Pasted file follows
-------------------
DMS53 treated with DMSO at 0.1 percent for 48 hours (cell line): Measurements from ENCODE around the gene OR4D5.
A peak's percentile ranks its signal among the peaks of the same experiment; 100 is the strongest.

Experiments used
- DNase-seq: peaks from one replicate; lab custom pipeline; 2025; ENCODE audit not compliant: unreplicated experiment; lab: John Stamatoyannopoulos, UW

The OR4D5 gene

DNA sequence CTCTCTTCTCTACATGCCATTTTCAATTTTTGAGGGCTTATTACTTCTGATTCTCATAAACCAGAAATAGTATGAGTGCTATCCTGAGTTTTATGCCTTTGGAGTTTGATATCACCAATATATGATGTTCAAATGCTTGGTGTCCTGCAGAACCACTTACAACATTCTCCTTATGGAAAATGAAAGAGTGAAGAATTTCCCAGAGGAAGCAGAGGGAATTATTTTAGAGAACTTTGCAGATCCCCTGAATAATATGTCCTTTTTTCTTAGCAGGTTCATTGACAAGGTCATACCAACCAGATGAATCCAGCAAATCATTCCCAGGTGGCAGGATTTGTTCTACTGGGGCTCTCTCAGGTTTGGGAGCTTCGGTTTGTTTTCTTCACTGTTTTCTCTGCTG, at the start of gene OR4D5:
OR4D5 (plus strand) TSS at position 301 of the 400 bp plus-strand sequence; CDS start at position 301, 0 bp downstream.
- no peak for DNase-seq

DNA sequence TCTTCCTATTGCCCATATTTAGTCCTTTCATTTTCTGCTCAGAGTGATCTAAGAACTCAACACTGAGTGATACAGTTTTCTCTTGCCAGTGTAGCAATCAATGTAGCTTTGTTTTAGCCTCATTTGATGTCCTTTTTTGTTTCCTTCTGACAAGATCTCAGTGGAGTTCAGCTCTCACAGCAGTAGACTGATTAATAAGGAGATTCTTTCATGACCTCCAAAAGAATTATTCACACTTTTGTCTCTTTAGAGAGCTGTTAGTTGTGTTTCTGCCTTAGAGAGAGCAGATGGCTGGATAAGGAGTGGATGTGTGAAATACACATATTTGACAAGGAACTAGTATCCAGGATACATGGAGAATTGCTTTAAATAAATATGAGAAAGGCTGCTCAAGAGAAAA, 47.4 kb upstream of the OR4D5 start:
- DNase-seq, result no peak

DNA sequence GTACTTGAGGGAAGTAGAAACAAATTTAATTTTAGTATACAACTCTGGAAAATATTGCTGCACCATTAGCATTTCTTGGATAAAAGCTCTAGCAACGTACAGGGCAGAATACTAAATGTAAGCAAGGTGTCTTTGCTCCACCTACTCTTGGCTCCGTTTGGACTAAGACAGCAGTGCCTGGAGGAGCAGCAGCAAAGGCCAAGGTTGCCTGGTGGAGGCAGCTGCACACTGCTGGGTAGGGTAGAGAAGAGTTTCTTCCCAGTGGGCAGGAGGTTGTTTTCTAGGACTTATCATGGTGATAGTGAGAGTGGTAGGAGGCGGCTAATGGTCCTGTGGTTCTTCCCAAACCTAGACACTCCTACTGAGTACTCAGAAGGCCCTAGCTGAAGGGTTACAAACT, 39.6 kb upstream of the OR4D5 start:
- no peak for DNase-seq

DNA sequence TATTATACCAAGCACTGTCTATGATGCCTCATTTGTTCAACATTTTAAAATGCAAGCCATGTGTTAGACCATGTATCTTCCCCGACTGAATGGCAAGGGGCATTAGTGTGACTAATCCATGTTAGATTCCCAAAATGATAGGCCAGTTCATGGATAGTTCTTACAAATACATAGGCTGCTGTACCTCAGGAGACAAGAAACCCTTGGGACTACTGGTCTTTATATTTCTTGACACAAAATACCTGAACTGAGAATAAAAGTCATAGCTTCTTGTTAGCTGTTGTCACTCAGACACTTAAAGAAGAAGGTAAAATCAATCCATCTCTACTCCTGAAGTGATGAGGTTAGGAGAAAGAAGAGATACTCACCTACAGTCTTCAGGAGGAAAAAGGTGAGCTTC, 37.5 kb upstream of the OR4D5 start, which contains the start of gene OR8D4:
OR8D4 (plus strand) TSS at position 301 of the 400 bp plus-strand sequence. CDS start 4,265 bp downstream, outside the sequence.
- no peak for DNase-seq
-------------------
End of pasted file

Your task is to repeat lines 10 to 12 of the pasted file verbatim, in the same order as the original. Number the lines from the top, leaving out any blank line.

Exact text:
- DNase-seq, result no peak

DNA sequence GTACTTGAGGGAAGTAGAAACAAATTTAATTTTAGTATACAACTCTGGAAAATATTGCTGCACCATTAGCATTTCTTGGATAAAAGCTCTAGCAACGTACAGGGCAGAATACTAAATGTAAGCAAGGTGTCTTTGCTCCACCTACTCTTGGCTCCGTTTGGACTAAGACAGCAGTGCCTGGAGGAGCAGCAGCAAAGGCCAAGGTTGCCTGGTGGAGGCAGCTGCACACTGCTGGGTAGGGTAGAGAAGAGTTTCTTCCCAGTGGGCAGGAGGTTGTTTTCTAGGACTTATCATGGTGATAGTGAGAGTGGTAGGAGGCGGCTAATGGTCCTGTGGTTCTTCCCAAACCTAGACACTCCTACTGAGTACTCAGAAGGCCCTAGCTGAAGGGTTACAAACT, 39.6 kb upstream of the OR4D5 start:
- no peak for DNase-seq